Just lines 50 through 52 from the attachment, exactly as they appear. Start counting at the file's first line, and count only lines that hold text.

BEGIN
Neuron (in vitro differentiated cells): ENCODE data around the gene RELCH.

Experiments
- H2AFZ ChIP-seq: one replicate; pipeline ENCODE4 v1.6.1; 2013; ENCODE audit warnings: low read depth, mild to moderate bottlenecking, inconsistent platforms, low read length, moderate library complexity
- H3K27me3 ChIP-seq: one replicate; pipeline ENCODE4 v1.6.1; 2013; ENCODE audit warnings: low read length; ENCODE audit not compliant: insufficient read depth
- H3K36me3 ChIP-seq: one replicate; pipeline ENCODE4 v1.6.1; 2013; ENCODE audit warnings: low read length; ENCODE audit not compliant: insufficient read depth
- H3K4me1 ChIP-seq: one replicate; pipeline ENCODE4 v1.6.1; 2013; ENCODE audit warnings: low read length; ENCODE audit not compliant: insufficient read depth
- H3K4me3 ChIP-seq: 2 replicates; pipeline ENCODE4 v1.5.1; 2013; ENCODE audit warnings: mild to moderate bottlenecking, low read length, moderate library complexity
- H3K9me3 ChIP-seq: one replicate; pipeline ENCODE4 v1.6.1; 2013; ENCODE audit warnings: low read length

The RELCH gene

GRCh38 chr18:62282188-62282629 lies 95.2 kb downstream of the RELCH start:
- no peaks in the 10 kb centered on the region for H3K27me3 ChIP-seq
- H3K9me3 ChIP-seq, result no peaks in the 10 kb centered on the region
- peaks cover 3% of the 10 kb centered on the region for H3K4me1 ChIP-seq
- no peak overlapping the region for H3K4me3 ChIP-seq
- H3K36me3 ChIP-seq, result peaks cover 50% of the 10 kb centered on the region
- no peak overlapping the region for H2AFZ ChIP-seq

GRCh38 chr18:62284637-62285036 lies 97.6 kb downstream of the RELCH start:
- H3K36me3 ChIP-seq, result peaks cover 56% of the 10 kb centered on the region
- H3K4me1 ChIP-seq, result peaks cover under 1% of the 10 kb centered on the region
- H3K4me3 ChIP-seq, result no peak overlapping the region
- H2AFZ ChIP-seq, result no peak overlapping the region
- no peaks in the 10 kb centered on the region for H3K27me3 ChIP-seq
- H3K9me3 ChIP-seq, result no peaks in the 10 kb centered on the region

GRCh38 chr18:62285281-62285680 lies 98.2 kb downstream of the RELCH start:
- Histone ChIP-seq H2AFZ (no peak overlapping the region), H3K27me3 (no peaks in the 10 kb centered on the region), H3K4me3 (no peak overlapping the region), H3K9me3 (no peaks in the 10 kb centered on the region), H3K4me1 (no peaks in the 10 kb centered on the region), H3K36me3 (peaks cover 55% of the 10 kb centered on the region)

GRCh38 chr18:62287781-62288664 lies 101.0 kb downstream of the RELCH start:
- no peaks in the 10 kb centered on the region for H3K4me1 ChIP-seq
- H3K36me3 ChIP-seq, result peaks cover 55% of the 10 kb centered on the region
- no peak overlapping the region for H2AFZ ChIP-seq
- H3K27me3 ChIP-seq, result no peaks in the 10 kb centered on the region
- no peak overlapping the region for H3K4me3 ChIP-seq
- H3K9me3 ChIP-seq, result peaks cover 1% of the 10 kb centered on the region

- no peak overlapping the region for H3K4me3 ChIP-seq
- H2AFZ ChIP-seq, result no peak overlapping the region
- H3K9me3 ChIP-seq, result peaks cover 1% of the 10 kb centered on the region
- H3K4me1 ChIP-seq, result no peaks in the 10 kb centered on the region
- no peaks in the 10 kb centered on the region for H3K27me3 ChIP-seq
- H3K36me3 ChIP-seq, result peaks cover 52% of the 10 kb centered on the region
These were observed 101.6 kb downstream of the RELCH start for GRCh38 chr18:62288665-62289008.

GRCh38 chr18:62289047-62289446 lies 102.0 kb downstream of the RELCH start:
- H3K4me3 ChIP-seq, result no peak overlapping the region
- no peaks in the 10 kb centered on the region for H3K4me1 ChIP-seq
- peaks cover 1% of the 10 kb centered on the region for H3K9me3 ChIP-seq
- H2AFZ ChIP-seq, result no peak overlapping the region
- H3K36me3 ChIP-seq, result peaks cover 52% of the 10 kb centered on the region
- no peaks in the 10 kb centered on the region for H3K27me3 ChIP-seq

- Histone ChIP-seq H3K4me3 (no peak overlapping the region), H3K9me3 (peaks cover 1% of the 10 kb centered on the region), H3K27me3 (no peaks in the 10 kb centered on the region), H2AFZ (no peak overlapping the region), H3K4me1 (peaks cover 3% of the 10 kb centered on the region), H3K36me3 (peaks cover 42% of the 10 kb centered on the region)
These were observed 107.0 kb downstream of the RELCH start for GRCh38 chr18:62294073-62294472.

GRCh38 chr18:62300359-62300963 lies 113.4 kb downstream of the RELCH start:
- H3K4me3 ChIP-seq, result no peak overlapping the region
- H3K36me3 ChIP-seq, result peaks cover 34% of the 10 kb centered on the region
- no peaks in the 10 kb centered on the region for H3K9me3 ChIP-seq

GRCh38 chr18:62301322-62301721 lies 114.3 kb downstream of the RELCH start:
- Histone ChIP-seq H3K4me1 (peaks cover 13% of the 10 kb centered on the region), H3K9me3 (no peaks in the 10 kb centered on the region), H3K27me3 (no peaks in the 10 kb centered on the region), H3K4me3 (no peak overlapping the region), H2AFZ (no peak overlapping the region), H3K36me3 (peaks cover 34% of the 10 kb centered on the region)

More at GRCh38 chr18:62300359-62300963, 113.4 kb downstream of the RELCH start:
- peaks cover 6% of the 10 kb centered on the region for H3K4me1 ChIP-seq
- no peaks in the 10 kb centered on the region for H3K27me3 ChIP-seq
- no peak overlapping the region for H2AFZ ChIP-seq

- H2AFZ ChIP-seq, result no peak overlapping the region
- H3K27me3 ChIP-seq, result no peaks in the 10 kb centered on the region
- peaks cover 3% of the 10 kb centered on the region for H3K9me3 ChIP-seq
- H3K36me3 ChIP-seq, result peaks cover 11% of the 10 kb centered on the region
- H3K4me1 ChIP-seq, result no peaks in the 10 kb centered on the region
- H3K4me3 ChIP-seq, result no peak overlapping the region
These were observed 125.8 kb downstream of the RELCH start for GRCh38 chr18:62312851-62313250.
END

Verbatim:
- H3K4me3 ChIP-seq, result no peak overlapping the region
- H3K36me3 ChIP-seq, result peaks cover 34% of the 10 kb centered on the region
- no peaks in the 10 kb centered on the region for H3K9me3 ChIP-seq